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Artificial general intelligence (AGI) building thinking machines © 2007 General Intelligence Research Group.

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Presentation on theme: "Artificial general intelligence (AGI) building thinking machines © 2007 General Intelligence Research Group."— Presentation transcript:

1 Artificial general intelligence (AGI) building thinking machines © 2007 General Intelligence Research Group

2 AGI vs narrow AI examples of narrow AI: – face recognition – spam filtering – data mining – Google

3 Common objections intelligence is not well-defined its too hard computing power is not there yet no unifying theory of AI we dont understand the brain etc… All this is bull shit!

4 AI pioneers Alan Turing (1912-1954) John von Neumann (1903-1957)

5 John McCarthy (1927-) Marvin Minsky (1927-)

6 Implications of AGI complete automation ethical issues Technological Singularity Vernor Vinge (1944-) Ray Kurzweil (1948-)

7 Representative AGI projects Cyc Soar, ACT-R Polyscheme LIDA SNePS AIXI OSCAR NARS Novamente Cog CAM-Brain HTM SAIL a2i2 and many more…. (listed by Pei Wang)

8 Cyc most-funded AI project in history ($10s of millions) based on predicate logic complete ontology millions of facts, concepts Doug Lenat (1950-)

9 Soar Allen Newell (1927-1992) John E Laird based on production rules & rete algorithm learning – chunking

10 Novamente Ben Goertzel (1966-) probabilistic logic based on uncertain probabilities graph-based knowledge representation genetic algorithms for learning robot living in virtual reality 2007 book: Artificial General Intelligence

11 NARS Non-Axiomatic Reasoning System Pei Wang can learn from experience work with insufficient knowledge and resources unified cognition: reasoning, learning, planning, etc… 2006 book: Rigid Flexibility

12 SNePS Semantic Network Processing System Stuart C Shapiro extends first-order logic belief revision / assumption-based truth maintenance natural language understanding

13 AIXI Marcus Hutter highly abstract based on Kolmogorov complexity theory KC is incomputable learning may take forever!

14 Polyscheme Nick Cassimatis integrates multiple methods of representation, reasoning, and problem-solving procedural substrate not one model

15 CAM-brain Hugo de Garis (1947-) neural network evolvable hardware cellular automata currently at Wuhan University

16 SAIL John Weng neural network-based navigates and learns from environment autonomously

17 Jeff Hawkins (1957-) inventor of Palm Pilot founded Redwood Neuroscience Institute 2005 book: On Intelligence HTM (Hierarchical Temporal Memory) neurally-inspired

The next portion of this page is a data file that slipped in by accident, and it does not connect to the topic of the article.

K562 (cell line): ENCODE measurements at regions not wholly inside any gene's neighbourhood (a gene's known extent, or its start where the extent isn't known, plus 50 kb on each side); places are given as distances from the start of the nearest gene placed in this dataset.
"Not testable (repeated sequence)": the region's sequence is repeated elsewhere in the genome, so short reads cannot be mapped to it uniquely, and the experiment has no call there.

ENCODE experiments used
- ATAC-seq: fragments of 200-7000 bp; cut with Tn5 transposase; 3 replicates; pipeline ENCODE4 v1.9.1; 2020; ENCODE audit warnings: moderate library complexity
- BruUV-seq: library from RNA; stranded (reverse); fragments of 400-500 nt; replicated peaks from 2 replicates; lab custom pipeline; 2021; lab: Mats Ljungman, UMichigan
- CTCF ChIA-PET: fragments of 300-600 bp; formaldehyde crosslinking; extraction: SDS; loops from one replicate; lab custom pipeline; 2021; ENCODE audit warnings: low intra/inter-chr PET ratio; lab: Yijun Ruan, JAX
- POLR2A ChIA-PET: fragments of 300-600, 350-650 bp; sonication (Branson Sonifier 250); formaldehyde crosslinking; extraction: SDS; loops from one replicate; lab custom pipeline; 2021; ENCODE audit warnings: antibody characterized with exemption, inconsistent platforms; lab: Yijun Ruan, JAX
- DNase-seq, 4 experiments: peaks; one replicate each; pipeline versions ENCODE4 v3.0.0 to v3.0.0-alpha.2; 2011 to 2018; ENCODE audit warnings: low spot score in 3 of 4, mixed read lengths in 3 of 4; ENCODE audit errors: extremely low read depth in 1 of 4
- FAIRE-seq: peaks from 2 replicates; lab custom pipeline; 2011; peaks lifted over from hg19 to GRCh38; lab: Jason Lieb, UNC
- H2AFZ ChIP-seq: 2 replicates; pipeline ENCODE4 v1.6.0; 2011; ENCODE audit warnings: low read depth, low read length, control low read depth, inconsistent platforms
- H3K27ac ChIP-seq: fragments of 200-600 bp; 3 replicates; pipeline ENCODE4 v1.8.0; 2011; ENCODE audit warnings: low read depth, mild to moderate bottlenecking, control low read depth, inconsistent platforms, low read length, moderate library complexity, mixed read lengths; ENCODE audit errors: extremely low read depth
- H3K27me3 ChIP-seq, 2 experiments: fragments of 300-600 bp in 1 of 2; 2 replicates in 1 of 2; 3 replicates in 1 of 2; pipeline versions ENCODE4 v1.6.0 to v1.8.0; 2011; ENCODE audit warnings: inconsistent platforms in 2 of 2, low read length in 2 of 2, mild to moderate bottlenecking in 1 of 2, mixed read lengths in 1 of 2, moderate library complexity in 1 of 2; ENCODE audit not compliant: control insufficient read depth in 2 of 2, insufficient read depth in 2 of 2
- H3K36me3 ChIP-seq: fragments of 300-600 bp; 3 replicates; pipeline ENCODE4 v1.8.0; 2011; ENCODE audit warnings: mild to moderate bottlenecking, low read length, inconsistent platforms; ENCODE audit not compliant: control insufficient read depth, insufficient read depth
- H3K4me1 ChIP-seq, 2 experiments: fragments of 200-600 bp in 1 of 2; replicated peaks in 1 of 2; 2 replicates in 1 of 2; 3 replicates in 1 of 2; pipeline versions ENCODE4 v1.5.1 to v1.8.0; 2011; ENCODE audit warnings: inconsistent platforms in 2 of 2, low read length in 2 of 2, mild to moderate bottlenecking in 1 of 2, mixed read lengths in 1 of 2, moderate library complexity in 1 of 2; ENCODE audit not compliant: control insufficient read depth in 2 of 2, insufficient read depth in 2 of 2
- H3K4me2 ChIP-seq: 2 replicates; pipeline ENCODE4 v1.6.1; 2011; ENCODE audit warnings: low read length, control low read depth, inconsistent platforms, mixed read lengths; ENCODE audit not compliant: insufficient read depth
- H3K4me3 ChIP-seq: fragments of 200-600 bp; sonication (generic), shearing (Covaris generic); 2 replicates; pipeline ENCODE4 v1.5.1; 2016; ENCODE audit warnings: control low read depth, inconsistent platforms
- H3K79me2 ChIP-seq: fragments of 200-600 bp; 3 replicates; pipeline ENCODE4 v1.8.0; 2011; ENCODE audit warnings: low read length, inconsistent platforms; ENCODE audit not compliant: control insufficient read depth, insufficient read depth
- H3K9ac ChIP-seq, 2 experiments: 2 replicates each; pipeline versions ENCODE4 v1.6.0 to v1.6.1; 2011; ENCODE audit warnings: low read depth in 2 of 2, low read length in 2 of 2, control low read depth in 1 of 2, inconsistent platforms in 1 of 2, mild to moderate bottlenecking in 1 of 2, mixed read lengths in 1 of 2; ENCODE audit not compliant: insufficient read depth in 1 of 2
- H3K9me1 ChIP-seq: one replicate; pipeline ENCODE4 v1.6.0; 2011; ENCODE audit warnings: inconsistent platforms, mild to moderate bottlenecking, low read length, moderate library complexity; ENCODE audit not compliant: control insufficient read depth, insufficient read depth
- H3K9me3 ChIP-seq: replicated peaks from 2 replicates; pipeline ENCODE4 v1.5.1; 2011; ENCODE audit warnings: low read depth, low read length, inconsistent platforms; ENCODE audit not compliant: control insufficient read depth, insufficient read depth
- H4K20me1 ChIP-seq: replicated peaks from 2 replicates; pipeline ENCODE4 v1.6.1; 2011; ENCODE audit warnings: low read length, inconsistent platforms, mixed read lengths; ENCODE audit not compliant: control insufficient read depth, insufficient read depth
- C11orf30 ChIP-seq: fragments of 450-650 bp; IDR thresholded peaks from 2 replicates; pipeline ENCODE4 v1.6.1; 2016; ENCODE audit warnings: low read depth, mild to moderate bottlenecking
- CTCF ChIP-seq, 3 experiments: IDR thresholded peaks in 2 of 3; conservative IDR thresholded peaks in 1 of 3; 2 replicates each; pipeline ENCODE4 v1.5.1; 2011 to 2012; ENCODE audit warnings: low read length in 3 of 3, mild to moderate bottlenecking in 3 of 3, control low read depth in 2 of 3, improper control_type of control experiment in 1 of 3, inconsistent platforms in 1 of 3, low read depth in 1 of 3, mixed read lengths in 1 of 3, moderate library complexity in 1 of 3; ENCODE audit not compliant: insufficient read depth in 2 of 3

18 Brain- inspired AI visual cortex

19 Wiring of 6-layer cortex

20 Neurally-inspired AI feedforward neural network Jeff Hawkins approach problem: invariant recognition: translation, rotation, scaling

21 Statistical learning takes place in a vector space requires many examples target = manifold difficult to learn concepts with variables eg: On(apple,table), On(car,road), etc…

22 Spatial pattern recognition ANN, SVM, PCA, Clustering, etc…

23 Logic-based vision visual features logical representation

24 Logical-vision example Quadrilateral() :- e 1 :edge e 2 :edge e 3 :edge e 4 :edge v 1 :vertex v 2 :vertex v 3 :vertex v 4 :vertex Connects(e 1,v 1,v 2 ) ^ Connects(e 2,v 2,v 3 ) ^ Connects(e 3,v 3,v 4 ) ^ Connects(e 4,v 4,v 1 )

25 Syntactic pattern recognition predicate logic formula: feature i relation 1 (feature 1, feature 2, …) ^ relation 2 (feature 3, feature 4, …) ^ … Spatial interpretation?

26 Logic-based AI Avoid reinventing the wheel!

27 Logic-based AI first-order predicate logic (Prolog) common objections: brittle rigid binary not numerical just a theorem prover probabilistic / fuzzy logic non-deductive mechanisms eg: abduction, induction

28 Modules perception (eg vision) pattern recognition inference natural language learning truth maintenance planning

29 Architecture

30 Pattern recognition neural characteristics soft computing Prolog: chair(X) :- leg 1, leg 2, leg 3, leg 4, seat, back, horizontal(seat), vertical(back),... leg 1 chair leg 2 leg 3 leg 4 …... fuzzy values

31 Pattern recognition – chairs

32 more chairs

33 still more chairs

34 Pattern recognition how humans recognize concepts? [Michalski 1989] 2-tiered approach rule-based vs instance-based Prolog: chair :- chair 1 chair :- chair 2 chair :- chair 3... chair :- (rule for general chair)

35 Probabilistic logic classical resolution [JA Robinson 1965] Bayesian networks [eg Judea Pearl]

36 Resolution algorithm try to resolve formulas repeatedly until no more can be resolved P V Q~P V R Q V R

37 Bayesian network propositional

38 First-order Bayes net [Peter Norvig & Stuart Russell 2003] [Kathryn B Laskey 2006] [David Poole 2003] [Manfred Jaeger 1997] etc… BeltStatus(belt)RoomTemp(room) EngineStatus(machine)

39 Bayesian vs classical logic Conditional Probability Table (CPT) classical Bayesian (A ^ B) AB C ABC TT1.0 TF0.0 FT FF ABC TTT TFF FTF FFF

40 KBMC Knowledge-Based Model Construction [Wellman et al 1992] generate Bayesian networks on-the-fly to answer specific queries KB

41 KBMC example


43 Belief bases vs belief sets belief set = Cn( belief base ) set of consequences belief sets are too large to manipulate for AGI, must use belief base

44 Fuzzy logic Johns girl friend is probably very pretty fuzziness probability Lotfi Zadeh (1921-) 1965 fuzzy sets 1973 fuzzy logic